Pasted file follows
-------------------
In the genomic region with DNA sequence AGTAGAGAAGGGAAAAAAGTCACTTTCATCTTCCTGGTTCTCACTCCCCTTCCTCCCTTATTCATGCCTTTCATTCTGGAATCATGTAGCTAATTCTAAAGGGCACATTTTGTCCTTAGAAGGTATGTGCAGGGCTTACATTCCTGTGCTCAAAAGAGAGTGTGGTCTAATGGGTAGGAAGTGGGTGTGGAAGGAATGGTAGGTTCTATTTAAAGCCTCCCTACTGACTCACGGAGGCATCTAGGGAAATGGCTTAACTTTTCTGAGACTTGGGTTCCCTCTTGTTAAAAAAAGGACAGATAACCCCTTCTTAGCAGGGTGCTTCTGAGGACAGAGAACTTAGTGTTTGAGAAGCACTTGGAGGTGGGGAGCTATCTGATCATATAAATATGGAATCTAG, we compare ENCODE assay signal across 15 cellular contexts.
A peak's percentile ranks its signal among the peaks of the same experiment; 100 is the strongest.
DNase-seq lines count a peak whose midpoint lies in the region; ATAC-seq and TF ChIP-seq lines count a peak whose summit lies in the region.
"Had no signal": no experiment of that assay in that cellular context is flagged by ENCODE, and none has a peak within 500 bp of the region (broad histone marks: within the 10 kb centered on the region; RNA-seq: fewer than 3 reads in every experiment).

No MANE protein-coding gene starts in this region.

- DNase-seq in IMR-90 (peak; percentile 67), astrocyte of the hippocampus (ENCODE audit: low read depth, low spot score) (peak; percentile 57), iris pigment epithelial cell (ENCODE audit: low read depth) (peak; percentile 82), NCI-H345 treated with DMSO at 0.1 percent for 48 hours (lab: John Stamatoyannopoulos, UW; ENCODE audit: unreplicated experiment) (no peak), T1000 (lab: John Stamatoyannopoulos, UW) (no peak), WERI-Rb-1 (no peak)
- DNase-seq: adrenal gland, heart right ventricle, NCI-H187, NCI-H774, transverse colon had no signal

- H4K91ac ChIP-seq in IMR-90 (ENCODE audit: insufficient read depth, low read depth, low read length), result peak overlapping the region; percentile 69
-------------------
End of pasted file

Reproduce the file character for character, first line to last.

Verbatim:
In the genomic region with DNA sequence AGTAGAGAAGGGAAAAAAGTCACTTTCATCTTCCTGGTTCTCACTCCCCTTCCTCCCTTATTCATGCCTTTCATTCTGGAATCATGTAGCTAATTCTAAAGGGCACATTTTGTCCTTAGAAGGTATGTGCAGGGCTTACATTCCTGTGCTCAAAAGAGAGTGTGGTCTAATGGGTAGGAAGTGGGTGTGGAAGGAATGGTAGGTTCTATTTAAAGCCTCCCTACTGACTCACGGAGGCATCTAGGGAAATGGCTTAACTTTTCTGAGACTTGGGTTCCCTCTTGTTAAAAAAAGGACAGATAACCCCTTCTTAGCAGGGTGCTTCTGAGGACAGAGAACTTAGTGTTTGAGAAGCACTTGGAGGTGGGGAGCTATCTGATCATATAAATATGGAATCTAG, we compare ENCODE assay signal across 15 cellular contexts.
A peak's percentile ranks its signal among the peaks of the same experiment; 100 is the strongest.
DNase-seq lines count a peak whose midpoint lies in the region; ATAC-seq and TF ChIP-seq lines count a peak whose summit lies in the region.
"Had no signal": no experiment of that assay in that cellular context is flagged by ENCODE, and none has a peak within 500 bp of the region (broad histone marks: within the 10 kb centered on the region; RNA-seq: fewer than 3 reads in every experiment).

No MANE protein-coding gene starts in this region.

- DNase-seq in IMR-90 (peak; percentile 67), astrocyte of the hippocampus (ENCODE audit: low read depth, low spot score) (peak; percentile 57), iris pigment epithelial cell (ENCODE audit: low read depth) (peak; percentile 82), NCI-H345 treated with DMSO at 0.1 percent for 48 hours (lab: John Stamatoyannopoulos, UW; ENCODE audit: unreplicated experiment) (no peak), T1000 (lab: John Stamatoyannopoulos, UW) (no peak), WERI-Rb-1 (no peak)
- DNase-seq: adrenal gland, heart right ventricle, NCI-H187, NCI-H774, transverse colon had no signal

- H4K91ac ChIP-seq in IMR-90 (ENCODE audit: insufficient read depth, low read depth, low read length), result peak overlapping the region; percentile 69